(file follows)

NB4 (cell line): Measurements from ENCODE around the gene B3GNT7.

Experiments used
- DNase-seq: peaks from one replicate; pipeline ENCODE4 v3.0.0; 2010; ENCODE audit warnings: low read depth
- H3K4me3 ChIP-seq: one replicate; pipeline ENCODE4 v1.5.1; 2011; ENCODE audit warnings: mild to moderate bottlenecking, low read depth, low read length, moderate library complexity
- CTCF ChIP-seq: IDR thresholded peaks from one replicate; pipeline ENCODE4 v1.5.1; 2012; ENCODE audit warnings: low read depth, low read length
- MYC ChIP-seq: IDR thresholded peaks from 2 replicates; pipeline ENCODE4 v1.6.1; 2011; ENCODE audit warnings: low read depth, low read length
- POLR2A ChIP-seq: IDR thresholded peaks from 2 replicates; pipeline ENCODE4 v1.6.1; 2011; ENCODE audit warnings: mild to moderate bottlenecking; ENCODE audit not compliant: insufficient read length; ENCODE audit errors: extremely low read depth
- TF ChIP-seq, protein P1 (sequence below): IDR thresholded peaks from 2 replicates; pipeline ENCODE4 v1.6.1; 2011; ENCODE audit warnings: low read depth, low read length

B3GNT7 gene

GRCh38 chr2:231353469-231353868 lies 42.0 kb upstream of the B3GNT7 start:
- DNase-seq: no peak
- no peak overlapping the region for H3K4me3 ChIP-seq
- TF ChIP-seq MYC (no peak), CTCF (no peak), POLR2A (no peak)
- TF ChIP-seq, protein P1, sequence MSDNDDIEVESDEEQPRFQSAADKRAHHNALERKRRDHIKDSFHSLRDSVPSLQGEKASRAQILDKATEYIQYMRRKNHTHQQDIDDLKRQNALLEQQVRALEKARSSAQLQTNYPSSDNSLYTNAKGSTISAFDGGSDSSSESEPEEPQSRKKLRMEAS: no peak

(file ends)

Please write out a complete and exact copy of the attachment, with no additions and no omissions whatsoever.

NB4 (cell line): Measurements from ENCODE around the gene B3GNT7.

Experiments used
- DNase-seq: peaks from one replicate; pipeline ENCODE4 v3.0.0; 2010; ENCODE audit warnings: low read depth
- H3K4me3 ChIP-seq: one replicate; pipeline ENCODE4 v1.5.1; 2011; ENCODE audit warnings: mild to moderate bottlenecking, low read depth, low read length, moderate library complexity
- CTCF ChIP-seq: IDR thresholded peaks from one replicate; pipeline ENCODE4 v1.5.1; 2012; ENCODE audit warnings: low read depth, low read length
- MYC ChIP-seq: IDR thresholded peaks from 2 replicates; pipeline ENCODE4 v1.6.1; 2011; ENCODE audit warnings: low read depth, low read length
- POLR2A ChIP-seq: IDR thresholded peaks from 2 replicates; pipeline ENCODE4 v1.6.1; 2011; ENCODE audit warnings: mild to moderate bottlenecking; ENCODE audit not compliant: insufficient read length; ENCODE audit errors: extremely low read depth
- TF ChIP-seq, protein P1 (sequence below): IDR thresholded peaks from 2 replicates; pipeline ENCODE4 v1.6.1; 2011; ENCODE audit warnings: low read depth, low read length

B3GNT7 gene

GRCh38 chr2:231353469-231353868 lies 42.0 kb upstream of the B3GNT7 start:
- DNase-seq: no peak
- no peak overlapping the region for H3K4me3 ChIP-seq
- TF ChIP-seq MYC (no peak), CTCF (no peak), POLR2A (no peak)
- TF ChIP-seq, protein P1, sequence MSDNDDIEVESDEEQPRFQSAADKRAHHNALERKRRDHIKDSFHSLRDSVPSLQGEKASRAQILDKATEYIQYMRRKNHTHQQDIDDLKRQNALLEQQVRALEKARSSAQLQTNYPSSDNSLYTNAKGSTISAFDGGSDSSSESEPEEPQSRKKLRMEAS: no peak